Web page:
Nor, carping, cast on aught disgrace !
There's not a man without his hour,
And not a thing without its place.

{Aboth IV. 3).



22 GEMS FROM THE TALMUD.



nnn hxbw xnn zb)]fc (44)

V "*l T * " •

fn rap)



C 1"' p*))



vnna-^y n^sgn Sjd (45)

t t : t - !••-;-



Dniaa^ Tiaa irx (46)



• •



C 'f» fa /t#)



am-an ix (47)
: wjvvo ix



♦*am»i ttk ^sj arwun mk (48)

..-.-. .. - .... TT ._ T - N ■ •

: wna xSi >nx *6 ^ra sag

C 3"5 P3D)



t :



GEMS FROM THE TALMUD. 23

Forbearance.

(44) With your left hand push away !
With your right hand cause to stay !

{Sotah 4.7a).

Forgiveness.

(45) The man by whom his neighbours are forgiven,
Himself sweet pardon shall receive from

Heaven.

{Rosk Hashanah ija).



Turning Foes into Friends.
(46) The name of " Bravest of the Brave,"
On whom should we bestow ?
On him who turns into a friend
His greatest mortal foe.

{Aboth of R. Nathan XXIII. 1).



Friendship.
(47) Or Comrade sweet,
Or Death I'd greet.



{laanith 23a).



Fair- Weather Friends.
(48) At the door of the rich there is many a friend
and a brother ;
At the door of the poor there's neither the
one nor the other.

{Shabbatk 32a).



24 GEMS FROM THE TALMUD.



C M DU13)



haqa chn i&sr^ (49)



; h»T>* Q^ni E^&fi ■» (50)
VI Wh^ fn ion)
* n^rifl ruw ion



(A '7 fl«fi)



fjSttyiik haprr^s (so



^n&rrjft-^ (52)

! Y}pb htsto )m& rwtfa

(ft '7 Wrf)



(V'u> pSw)



&ihpi nra ^-^ d^l, (53)

F V 1 t J -



GEMS FROM THE TALMUD. 25

A Word at Parting.

(49) When from thy friend thou art about to part,

Let some instructive word be spoken ;
That word he'll ever cherish in his heart,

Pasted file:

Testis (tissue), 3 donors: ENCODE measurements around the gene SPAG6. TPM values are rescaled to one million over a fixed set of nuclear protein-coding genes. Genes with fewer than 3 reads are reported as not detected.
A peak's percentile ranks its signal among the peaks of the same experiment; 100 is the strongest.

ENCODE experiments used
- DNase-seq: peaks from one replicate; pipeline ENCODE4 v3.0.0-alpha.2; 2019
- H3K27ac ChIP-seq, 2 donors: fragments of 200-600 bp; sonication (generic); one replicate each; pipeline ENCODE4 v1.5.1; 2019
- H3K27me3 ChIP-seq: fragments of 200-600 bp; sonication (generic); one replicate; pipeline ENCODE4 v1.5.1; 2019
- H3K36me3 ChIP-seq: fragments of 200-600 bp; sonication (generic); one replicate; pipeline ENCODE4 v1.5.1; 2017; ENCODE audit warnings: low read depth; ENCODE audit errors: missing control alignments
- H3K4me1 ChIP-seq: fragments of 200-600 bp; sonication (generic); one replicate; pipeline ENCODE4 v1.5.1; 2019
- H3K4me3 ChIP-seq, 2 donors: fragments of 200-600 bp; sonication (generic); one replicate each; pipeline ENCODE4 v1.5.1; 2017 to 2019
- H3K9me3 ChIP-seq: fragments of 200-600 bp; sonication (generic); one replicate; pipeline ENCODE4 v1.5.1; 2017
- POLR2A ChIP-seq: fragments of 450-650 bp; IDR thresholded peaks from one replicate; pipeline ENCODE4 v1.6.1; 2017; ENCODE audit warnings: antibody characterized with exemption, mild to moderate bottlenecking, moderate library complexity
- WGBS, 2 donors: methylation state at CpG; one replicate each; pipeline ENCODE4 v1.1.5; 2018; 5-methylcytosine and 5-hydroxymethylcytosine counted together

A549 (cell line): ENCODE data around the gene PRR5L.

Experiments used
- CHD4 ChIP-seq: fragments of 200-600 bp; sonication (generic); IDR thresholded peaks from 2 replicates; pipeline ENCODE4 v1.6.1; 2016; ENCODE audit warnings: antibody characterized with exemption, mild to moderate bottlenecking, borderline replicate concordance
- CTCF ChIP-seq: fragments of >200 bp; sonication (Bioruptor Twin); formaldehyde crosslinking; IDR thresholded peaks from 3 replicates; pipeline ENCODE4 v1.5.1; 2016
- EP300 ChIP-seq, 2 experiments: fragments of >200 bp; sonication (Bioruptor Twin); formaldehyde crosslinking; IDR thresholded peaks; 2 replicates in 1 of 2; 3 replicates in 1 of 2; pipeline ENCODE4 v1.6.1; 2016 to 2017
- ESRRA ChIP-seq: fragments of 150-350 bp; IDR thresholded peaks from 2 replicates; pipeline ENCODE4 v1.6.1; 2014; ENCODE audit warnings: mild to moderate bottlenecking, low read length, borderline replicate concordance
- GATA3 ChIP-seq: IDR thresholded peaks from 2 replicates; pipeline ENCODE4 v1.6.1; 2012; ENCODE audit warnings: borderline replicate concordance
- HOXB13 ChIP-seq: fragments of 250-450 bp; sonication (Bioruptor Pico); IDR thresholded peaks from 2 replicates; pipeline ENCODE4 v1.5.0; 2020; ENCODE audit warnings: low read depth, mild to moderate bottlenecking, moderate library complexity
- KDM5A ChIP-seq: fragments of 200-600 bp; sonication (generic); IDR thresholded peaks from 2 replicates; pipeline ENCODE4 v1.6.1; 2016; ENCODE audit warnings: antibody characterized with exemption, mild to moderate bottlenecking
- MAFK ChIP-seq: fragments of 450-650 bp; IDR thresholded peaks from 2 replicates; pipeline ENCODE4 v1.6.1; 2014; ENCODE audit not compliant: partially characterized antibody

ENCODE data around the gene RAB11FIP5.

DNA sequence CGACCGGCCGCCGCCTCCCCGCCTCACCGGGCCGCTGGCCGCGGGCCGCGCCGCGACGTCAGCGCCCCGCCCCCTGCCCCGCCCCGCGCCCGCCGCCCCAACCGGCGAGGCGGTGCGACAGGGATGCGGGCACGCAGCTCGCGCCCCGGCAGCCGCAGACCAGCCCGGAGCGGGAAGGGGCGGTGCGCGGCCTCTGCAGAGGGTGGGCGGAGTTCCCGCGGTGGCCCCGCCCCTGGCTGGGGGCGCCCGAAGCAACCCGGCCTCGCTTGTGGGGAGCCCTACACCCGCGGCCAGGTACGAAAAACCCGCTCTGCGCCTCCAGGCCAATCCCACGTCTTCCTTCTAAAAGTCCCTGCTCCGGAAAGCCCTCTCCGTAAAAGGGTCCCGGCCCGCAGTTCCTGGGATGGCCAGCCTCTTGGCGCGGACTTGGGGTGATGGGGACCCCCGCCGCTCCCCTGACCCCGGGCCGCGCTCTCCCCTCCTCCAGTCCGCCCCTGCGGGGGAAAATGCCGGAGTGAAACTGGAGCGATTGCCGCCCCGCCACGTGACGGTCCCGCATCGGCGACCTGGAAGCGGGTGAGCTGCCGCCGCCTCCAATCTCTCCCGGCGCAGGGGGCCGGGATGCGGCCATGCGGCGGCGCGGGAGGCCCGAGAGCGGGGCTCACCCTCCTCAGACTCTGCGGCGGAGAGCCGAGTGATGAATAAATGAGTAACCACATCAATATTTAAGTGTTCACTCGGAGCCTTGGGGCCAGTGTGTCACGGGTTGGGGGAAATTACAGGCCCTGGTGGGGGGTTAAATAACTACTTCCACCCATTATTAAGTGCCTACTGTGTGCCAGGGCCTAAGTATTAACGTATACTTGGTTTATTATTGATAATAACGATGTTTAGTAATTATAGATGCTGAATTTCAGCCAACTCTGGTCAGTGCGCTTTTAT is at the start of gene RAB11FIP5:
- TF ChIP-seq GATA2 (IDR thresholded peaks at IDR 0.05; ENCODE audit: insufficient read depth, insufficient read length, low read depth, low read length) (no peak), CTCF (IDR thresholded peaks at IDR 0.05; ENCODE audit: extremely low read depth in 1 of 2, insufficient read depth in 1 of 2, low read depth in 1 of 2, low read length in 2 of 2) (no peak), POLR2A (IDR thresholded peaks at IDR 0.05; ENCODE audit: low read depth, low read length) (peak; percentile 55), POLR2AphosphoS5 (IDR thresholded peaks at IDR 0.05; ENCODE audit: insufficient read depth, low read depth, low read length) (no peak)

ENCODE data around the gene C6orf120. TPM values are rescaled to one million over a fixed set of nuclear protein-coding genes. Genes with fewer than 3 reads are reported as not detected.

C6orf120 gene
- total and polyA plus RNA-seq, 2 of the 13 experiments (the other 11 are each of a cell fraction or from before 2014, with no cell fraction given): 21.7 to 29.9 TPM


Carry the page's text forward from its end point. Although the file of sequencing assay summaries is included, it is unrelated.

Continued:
And thee remember by its token.

{Berachoth 31a).

Pray for Others.

(50) Who for his neighbour's sake doth plead

That God to him a gift may send,
If he himself that boon doth need,
Receives that boon before his friend.

[Baba Kama 92a).

Anger.

(51) Seek not thy neighbour to assuage
While still he manifests his rage !

{Aboth IV. 23).



Comforting.
(52) Thy fellow-man to comfort do not try

While still he sees his dead before him lie !

[Aboth IV. 23).



Blessing.
•(53) Another's blessing ne'er despise,

Though looking simple in thine eyes !

(Megillah l$a).



26 GEMS FROM THE TALMUD.

toinn rbhp ^rrSs rb^b (54)

C ri pi)



«»a n^D nwn kts (55)



• T



(: 3"3 |f3)



1 R^p (to *wn *6

T I t •• : T



(: ft fi)



*nnS *o&n (56)

t t : t : - .

t| : t : t •• :



waa din-Se' inns? nspa onai« (57)

tt: tt v :• " |8 " :

: M63 «W fal



t t :



•^vv toi^f? (58)

(: f p p"3)



GEMS FROM THE TALMUD. 27

Curse.

(54) Think never lightly of an imprecation

That's uttered by a man of lowly station !

{Baba Kama 93a).



Ingratitude.
(55) Cast not a stone into the well

Whose water did your thirst dispel !

{Baba Kama g2b).



Misplaced Gratitude.

(56) The master owns the wine of sweetest flavour ;

The butler gets the credit for the favour.

{Baba Kama g2b).



Praise.
(57) Before his face you praise a man
With praises but a few ;
Behind his back praise him with all
The praise that is his due !



{Erubin \%b).



Improving.
(58) Improve thyself- — and then
Improve all other men !



{Baba Metsia 107b).



28 GEMS FROM THE TALMUD.

^W D» (59)
(: irt p"3)

-"D^si^'n fcisfcr wa wr (6o)

• • •

K iw tea DD"p S^"-iS naix

ft 3*3)



inn tnx nn^x (6i)